Although these are rare lesions, choroid plexus tumors pose challenges to both neuro-oncologists and neurosurgeons. Maximum safe resection remains the treatment of choice for CPPs and is associated with excellent outcomes, particularly with advances in microsurgery. In cases where gross total resection cannot be achieved, subtotal resection with watchful waiting may be the best course of action given the indolent nature of these tumors and the morbidity associated with chemotherapy and radiotherapy, particularly in children. Only in cases of tumor recurrence, metastatic spread, or malignant transformation should such aggressive strategies be considered.
There are currently no strict guidelines for long-term imaging in patients with CPP. In children, Collins' law on likelihood of recurrence is utilized, ie, MRI at 3- to 6-month intervals for a time equal to age at surgery plus 9 months.150 However, more specific follow-up criteria are needed because recurrence can occur as far as 11 years after initial diagnosis.151 As our understanding of the biology of these tumors continues to grow, the possibility of targeted therapies becomes more likely. Discoveries pertaining to epigenetic modifications, chromosomal amplifications or deletions, cell cycle regulators, and various molecular pathways, including those associated with TRAIL, PDGFR, and Notch, have greatly advanced our knowledge of all choroid plexus tumors. Future work in these areas will aid in predicting tumor behavior, expanding treatment options, and improving clinical outcomes for patients with this disease.
Future studies must focus on determining whether CPCs result from a stepwise progression in which CPPs accumulate genetic mutations and chromosomal anomalies or whether choroid plexus tumors are distinct lesions on a spectrum. From a diagnostic perspective, the greatest challenge involves distinguishing grade I CPPs from grade II atypical papillomas, or predicting which tumors will recur. Because these lesions have similar histologic appearances and lack reliable immunohistochemical stains to distinguish them or predict clinical behavior, it is important to shift our focus toward understanding the genetic susceptibilities that increase recurrence risk or malignant transformation. By incorporating genetic analysis, the current histologic grading scheme can be refined to create a more accurate, clinically relevant system for categorizing choroid plexus tumors. Microarray-based approaches are attractive due to their relative ease of use and ability to screen a large library of genes—however, the technique has limitations, particularly in cases of discordance between gene and protein data. Single nucleotide polymorphism analysis may provide insight by examining genes associated with the Notch and TRAIL pathways or those associated with epithelial-mesenchymal transition. These types of studies are challenging, particularly for choroid plexus tumor, because the disease is rare and answering these types of questions generally requires a significant number of patient samples. Genotype-to-phenotype correlations are also difficult, particularly when trying to predict clinical outcomes and treatment responses. This stresses the need for collaborative efforts among institutions with expertise in treating this disease. Multi-institutional studies that incorporate histologic, genetic, and clinical data will be essential in improving our ability to predict tumor recurrence and identify novel targets for treating the most aggressive forms of this disease.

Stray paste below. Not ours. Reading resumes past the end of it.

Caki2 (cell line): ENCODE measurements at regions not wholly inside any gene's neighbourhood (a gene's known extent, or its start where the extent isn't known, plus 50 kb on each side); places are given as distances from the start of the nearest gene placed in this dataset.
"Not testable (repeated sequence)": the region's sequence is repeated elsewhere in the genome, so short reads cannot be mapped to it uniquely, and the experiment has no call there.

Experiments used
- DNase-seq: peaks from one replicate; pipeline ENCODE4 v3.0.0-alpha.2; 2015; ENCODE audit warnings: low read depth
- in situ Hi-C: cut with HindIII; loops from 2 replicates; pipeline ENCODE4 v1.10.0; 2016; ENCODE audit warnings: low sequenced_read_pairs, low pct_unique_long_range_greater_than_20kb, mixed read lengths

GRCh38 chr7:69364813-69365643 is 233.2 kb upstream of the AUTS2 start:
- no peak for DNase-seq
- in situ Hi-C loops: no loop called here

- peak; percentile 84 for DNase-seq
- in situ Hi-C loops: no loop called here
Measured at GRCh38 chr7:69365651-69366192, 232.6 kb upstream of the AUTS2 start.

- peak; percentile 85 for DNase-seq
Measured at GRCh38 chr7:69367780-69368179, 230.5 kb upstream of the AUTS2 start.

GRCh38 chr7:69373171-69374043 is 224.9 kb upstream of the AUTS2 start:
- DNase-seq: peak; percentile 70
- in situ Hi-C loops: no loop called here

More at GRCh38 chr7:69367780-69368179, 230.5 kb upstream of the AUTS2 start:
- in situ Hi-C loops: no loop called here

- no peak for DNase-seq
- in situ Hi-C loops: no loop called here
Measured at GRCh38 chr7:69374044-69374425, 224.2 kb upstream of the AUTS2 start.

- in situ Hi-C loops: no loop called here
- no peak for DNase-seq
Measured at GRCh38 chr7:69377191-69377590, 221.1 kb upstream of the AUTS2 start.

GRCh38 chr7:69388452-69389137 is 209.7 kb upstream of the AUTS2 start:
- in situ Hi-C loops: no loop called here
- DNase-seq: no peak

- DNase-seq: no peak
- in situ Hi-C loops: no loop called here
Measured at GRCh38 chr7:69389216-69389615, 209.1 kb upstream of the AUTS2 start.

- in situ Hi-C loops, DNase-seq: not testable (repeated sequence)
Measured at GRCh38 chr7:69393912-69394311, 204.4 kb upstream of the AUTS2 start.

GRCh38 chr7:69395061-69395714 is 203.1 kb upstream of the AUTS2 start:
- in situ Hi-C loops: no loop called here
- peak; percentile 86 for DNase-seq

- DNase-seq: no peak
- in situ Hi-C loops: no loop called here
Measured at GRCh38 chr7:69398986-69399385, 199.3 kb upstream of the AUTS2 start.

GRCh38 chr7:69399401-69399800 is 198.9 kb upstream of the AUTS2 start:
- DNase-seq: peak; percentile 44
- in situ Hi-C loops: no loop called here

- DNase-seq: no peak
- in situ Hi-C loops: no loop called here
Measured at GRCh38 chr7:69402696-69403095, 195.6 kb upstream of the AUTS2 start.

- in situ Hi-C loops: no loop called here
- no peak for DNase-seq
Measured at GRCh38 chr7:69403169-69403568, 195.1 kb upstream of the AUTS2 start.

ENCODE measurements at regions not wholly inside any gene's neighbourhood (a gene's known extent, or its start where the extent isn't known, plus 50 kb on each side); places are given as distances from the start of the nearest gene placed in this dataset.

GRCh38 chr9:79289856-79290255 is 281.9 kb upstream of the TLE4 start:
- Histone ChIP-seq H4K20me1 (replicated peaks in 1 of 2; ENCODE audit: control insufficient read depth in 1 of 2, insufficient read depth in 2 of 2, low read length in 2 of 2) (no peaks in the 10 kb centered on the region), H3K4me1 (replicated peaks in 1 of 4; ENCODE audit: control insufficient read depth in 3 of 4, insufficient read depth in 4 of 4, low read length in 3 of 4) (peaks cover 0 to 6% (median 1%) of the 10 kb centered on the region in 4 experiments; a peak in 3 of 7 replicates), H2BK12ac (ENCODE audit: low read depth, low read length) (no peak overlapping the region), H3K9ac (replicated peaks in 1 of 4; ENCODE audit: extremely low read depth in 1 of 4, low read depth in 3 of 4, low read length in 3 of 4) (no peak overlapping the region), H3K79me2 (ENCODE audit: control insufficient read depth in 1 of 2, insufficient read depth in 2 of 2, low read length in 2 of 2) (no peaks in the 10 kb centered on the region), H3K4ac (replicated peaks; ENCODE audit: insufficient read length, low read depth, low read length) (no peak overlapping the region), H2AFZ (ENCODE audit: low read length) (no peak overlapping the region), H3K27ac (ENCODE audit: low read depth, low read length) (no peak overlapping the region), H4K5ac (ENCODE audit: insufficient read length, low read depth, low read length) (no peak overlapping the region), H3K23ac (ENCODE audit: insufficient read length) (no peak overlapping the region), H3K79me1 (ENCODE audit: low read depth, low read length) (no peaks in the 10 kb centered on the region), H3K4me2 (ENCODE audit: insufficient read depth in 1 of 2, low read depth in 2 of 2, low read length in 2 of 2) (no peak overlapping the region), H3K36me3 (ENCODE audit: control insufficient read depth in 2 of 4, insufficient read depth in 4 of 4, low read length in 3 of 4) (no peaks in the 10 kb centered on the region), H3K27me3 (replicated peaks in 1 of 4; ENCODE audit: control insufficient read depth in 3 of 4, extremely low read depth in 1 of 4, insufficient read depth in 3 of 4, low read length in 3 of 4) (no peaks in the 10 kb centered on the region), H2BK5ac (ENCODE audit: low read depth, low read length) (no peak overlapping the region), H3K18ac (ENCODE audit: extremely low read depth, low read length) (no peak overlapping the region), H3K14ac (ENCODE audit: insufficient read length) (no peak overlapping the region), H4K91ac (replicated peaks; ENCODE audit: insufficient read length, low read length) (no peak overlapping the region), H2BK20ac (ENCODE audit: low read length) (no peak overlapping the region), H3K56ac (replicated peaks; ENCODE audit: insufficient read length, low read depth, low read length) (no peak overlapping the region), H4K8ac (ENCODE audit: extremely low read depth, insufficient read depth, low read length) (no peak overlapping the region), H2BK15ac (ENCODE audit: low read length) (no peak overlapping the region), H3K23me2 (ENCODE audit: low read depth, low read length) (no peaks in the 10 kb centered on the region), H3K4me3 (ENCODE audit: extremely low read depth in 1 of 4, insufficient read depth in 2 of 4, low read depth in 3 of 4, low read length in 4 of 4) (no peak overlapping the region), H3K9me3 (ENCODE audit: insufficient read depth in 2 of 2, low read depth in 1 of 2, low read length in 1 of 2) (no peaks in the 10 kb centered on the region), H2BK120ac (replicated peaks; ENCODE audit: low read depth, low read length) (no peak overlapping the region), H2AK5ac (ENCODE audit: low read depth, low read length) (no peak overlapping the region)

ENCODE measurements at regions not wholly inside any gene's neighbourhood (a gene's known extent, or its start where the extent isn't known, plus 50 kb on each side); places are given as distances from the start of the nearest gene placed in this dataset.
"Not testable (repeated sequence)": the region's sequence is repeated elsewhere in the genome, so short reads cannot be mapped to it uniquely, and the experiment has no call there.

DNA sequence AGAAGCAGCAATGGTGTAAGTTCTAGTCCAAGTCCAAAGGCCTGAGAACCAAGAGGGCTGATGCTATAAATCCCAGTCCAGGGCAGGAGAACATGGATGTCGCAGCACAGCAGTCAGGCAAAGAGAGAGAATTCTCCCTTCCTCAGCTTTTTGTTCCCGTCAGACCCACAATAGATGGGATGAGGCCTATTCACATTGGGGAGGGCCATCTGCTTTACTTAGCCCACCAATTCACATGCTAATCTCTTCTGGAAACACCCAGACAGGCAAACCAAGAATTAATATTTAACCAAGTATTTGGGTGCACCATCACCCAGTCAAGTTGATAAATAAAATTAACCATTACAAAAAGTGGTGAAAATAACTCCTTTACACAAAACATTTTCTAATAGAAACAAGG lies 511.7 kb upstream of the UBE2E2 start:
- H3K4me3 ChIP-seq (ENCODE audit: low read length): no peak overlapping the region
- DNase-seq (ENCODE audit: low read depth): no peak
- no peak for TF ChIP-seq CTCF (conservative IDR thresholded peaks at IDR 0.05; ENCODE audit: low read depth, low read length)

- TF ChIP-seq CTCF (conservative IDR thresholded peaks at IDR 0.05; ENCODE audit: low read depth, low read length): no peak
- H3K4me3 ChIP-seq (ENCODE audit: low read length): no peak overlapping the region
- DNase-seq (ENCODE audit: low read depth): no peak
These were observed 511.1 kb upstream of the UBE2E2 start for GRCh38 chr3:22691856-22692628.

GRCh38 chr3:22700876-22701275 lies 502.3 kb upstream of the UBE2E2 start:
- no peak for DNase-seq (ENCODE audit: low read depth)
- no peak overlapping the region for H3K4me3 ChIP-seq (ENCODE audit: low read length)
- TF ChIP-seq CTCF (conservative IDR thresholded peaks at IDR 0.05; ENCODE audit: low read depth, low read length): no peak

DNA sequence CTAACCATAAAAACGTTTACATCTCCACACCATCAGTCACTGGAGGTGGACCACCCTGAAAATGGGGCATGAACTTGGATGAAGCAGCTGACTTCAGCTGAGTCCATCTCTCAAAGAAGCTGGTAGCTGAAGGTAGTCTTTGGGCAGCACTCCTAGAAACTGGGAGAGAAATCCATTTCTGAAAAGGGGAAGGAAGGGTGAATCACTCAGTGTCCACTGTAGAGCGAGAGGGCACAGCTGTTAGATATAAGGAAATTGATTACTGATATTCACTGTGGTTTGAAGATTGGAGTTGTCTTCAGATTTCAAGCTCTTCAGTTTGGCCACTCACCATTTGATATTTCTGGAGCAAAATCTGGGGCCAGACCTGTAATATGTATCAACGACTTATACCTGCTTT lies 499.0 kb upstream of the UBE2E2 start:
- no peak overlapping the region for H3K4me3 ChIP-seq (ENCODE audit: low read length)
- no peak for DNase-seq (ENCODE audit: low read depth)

M. S. was supported by a grant from the Doris Duke Charitable Foundation. M. C. O is funded by the Neurosurgery Research and Education Foundation from the American Association of Neurological Surgeons. G. K. and M. Z. S. are supported by the Howard Hughes Medical Institute and Ivy Foundation. A. T. P. is supported by the Reza and Georgianna Khatib Endowed Chair in Skull Base Surgery.
The authors thank the Doris Duke Charitable Foundation, Dr Peter Chin-Hong, Dr Joel Palefsky, and the Clinical and Translational Research Fellowship Program at the University of California, San Francisco.
Conflict of interest statement. None declared.